CITIC Pacific Limited v Secretary for Justice and another  HKEC 1657
The Hong Kong court revisited the issues surrounding legal professional privilege in a case involving disclosure of documents by CITIC Pacific Limited (“CITIC”). This case provides useful guidance on the key principles of legal advice privilege and affirms the controversial interpretation of “client” in the English case of Three Rivers District Council v Bank of England (No 5)  QB 1556.
Legal advice privilege (“LAP”) attaches to all communications made in confidence between a client and his legal advisor for the purposes of giving or obtaining legal advice.
In Three Rivers, the Court held that not all employees could constitute the client for the purpose of claiming LAP over communications with legal advisers, rather only three individuals in the Bingham Inquiry Unit who were tasked with seeking and obtaining legal advice from external counsel, could claim LAP.
CITIC asserted LAP over a number of documents seized by the Hong Kong Commercial Crime Bureau in relation to an investigation by the Securities and Futures Commission (“SFC”). The SFC was investigating a profit warning announcement made in October 2008 of an estimated HK$14.7bn loss in relation to various forward contracts.
On the question of what amounted to LAP, the HK court grappled with the issue of who was the “client” for such purposes and sought guidance from the 2003 case of Three Rivers.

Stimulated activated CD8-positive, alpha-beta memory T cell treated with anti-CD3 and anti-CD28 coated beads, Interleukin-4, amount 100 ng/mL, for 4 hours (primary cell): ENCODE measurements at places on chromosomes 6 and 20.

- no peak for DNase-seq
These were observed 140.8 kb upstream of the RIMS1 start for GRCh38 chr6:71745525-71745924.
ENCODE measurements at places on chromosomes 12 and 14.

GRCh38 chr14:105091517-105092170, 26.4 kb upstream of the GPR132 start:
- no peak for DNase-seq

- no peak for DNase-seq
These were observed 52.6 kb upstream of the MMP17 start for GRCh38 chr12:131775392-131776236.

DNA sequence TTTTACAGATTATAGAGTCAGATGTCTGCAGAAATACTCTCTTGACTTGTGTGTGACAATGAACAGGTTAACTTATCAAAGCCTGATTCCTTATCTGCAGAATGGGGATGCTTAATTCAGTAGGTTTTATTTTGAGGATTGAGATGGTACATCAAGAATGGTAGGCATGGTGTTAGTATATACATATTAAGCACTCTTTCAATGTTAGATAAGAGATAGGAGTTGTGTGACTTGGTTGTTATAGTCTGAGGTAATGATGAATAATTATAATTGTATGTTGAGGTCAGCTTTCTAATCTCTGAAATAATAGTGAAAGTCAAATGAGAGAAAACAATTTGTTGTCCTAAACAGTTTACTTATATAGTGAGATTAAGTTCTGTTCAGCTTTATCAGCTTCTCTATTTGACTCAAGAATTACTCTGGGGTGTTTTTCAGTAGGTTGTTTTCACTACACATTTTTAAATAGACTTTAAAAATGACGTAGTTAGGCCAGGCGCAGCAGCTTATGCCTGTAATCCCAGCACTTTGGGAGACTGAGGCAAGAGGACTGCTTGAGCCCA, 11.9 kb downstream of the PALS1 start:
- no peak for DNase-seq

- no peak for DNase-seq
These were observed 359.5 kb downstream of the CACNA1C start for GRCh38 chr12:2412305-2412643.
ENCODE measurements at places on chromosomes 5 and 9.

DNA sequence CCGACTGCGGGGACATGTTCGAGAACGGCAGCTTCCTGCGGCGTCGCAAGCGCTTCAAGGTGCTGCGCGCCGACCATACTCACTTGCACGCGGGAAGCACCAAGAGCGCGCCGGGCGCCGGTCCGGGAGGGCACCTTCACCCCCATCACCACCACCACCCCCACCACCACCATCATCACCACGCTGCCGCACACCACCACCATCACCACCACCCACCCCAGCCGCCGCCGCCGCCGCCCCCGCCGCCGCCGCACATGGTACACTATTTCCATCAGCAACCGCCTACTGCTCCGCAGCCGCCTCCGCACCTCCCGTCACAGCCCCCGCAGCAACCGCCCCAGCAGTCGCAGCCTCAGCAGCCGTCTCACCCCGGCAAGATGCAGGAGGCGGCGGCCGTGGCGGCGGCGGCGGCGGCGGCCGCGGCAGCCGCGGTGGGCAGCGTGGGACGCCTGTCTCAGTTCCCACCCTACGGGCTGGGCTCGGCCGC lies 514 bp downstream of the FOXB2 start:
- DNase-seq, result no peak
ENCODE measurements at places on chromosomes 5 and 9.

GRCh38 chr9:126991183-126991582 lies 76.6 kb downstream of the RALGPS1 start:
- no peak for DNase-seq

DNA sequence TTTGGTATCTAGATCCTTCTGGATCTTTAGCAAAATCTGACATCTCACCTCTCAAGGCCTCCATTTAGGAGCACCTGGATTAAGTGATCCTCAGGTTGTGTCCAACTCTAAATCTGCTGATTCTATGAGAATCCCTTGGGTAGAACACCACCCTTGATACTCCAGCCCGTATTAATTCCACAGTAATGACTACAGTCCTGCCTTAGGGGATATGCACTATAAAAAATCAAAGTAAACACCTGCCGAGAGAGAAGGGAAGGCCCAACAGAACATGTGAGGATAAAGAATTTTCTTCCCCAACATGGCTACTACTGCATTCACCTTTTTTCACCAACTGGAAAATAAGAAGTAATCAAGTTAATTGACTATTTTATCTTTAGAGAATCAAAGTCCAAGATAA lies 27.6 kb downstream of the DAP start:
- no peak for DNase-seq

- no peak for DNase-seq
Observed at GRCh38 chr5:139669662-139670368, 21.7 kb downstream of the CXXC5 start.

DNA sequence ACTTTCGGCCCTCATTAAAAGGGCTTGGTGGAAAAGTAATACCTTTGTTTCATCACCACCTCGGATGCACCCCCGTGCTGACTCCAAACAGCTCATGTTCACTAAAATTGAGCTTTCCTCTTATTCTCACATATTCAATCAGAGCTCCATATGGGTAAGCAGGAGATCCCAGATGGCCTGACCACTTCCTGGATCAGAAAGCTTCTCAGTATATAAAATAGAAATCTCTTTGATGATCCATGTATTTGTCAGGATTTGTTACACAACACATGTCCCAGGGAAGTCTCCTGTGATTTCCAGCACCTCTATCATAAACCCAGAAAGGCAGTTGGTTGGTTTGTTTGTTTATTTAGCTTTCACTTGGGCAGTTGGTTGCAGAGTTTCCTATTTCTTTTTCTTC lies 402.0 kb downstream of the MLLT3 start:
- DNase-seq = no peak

The HK court followed this approach and held that only those individuals within CITIC’s Group Legal Department (“GLD”) were deemed to be the “client” for the purposes of LAP. Any communications between external counsel and in-house lawyers in other departments, such as the company secretariat department, and members of the audit committee fell to be regarded as “third parties”, whose communications were incapable of attracting LAP.
This narrow interpretation of “client” was based on the HK court’s finding that, save in one instance, all communications with external legal advisers were routed through the GLD and it was therefore expressly or implicitly elected to liaise with external counsel on CITIC’s behalf. The exception to this was the Board of Directors of CITIC, as they were not employees and it was clear that the GLD acted under their direction.
The HK court also reiterated that documents created by the GLD which did not involve the seeking or receiving of legal advice were not privileged.
Although this HK judgment is not binding on the English courts, it provides useful guidance on the untested narrow position on who is the “client” for the purposes of claiming LAP over communications with legal advisers. In-house legal teams should be aware of the communication lines with legal advisers and all instructions should be channelled through the main legal team instructing the advisers. The judgment also contains some useful guidelines on how the HK court approached the question of whether LAP applied to minutes of meetings, emails with attachments and other documents which may be created in the course of an investigation.